The bottom line: the news is not as grim as it was predicted to be a year ago just after the governor was inaugurated, but he’s betting the proverbial store on voters passing his five-year tax increase. He’s wrapped that proposal—which keeps his campaign promise to never raise taxes without asking the voters—in as much shiny ribbon as he can.
The $7 billion annual tax increase has two components: a five-year, half-cent increase in the sales tax and an income tax surcharge on people earning more than $250,000. The sales tax would return to the level that expired in 2011 when the governor was unable to persuade Republicans to even allow the public to vote on extending the sales tax that had been raised to deal with the recession three years previously.
The special tax revenues would be dedicated to schools and public safety—issues that pretty well cross the political spectrum.
The governor’s proposal hinges on the passage of the tax increase in November. Without it, the drastic cuts will take place mid-year, assuming the governor holds the Legislature to the same requirement he did in 2011—automatic trigger cuts if revenues do not materialize. It could amount to eliminating three weeks of the k-12 school year.
Only the Democrats will have to agree to pass the budget based upon cuts, the triggers and revenue assumptions because voters agreed to a simple majority budget in 2010. Of course, in that same election, we, the citizens, also mandated a two-thirds requirement for any revenue increases.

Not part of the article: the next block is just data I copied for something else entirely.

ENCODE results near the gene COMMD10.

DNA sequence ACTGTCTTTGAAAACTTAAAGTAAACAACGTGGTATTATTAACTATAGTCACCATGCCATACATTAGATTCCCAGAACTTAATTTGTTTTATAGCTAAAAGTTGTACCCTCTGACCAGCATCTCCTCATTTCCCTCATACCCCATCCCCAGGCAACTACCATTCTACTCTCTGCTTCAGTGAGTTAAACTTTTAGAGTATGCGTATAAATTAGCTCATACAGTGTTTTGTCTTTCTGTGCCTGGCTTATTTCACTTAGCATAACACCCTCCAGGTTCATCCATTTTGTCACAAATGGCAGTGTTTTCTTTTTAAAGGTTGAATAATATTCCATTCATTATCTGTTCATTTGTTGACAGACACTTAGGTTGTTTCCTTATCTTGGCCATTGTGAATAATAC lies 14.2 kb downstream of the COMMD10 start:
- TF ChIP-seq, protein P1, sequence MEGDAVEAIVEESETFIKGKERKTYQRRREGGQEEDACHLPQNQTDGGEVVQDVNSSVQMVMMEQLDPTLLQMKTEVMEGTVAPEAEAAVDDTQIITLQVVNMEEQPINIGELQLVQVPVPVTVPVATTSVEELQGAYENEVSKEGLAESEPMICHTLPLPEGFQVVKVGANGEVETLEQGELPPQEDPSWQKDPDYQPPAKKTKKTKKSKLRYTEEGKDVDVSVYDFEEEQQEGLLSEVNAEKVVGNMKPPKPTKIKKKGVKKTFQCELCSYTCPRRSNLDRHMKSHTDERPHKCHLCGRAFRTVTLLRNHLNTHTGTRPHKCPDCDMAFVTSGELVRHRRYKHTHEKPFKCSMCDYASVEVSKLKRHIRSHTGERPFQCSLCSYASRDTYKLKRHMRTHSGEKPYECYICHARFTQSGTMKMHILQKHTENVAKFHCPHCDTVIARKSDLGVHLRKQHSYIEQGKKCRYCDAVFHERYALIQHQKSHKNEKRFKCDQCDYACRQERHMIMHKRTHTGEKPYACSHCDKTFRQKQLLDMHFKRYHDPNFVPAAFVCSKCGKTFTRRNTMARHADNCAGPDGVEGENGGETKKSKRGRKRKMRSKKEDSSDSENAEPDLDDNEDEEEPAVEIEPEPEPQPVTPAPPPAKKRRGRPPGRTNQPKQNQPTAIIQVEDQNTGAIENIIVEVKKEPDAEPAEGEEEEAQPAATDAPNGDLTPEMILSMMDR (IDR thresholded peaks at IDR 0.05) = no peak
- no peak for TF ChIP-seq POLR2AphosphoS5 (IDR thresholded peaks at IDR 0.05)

Thus, the governor’s plan to go directly to the people and avoid the Legislature and the two-thirds requirement. He instead will seek a simple majority in the November election. His self-interested allies—the state teachers’ union, the state employees’ unions and the public safety unions—will provide the cash to hire the signature-gatherers to qualify the measure for the ballot.
Incidentally, the Democrats in the last Legislative session, passed a law that required all initiatives only to appear in presidential elections—shifting all of the questions to November when President Obama will stand for re-election and turnout among tax-liking Democrats will be much higher than in the June primary.
Given California’s official jobless rate of 11 percent (it would be mid-double digits if it included those who have been dropped from the roles after their unemployment insurance ran out), it will be most interesting to see if his high-stakes gamble pays off.
California is a great dichotomy—we want all of the services (quality, low-cost higher education, locking up three-strikes criminals for life, lots of mass transit and freeways plus a social safety net), but we don’t want to pay more taxes and we love Proposition 13 that effectively freezes our property taxes.